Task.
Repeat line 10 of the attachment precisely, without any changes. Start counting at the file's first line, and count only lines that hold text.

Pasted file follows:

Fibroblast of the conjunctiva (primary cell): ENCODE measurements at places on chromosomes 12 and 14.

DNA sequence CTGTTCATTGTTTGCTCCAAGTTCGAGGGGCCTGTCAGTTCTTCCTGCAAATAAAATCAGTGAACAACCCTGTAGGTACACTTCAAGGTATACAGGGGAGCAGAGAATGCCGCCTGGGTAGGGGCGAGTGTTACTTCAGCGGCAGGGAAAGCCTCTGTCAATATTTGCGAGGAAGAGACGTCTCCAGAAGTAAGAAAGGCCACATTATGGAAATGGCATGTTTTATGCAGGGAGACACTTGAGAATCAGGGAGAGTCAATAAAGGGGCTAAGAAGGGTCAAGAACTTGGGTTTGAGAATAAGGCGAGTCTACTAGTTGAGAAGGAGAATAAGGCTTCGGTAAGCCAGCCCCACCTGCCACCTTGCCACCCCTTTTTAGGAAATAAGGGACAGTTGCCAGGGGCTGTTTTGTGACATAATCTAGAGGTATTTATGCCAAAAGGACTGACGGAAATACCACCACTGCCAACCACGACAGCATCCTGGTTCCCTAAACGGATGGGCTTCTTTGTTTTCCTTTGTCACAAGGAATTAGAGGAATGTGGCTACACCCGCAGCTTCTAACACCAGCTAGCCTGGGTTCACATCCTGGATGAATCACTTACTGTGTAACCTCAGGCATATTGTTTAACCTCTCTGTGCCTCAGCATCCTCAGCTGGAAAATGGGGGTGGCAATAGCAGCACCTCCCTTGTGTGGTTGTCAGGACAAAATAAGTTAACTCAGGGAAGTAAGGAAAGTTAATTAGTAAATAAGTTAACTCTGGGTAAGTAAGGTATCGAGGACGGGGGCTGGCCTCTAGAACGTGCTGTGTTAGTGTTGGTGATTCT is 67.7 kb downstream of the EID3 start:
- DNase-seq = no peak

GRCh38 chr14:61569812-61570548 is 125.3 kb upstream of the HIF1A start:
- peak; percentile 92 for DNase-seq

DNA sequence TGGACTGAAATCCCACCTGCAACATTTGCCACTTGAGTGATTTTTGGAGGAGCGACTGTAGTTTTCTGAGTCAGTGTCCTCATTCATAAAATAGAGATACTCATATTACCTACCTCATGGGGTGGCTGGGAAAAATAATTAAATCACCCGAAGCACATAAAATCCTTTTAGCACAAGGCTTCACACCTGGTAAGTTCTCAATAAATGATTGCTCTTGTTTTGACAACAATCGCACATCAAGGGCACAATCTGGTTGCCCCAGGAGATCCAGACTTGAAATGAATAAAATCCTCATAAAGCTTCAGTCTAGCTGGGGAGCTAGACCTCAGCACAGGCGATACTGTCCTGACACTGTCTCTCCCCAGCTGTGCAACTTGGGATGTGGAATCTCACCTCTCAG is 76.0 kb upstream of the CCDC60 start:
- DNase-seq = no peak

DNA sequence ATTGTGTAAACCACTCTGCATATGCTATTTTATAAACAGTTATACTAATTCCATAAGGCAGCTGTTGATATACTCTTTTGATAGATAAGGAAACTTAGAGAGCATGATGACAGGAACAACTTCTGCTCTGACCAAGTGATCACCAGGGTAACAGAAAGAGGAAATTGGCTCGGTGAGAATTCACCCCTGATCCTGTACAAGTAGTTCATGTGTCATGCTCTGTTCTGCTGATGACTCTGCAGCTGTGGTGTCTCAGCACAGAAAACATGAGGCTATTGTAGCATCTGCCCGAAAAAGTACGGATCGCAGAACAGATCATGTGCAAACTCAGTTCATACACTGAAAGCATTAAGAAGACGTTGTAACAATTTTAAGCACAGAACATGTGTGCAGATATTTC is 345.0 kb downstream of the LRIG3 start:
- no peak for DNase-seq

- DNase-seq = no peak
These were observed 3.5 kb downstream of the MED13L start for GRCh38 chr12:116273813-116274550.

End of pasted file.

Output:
- DNase-seq = no peak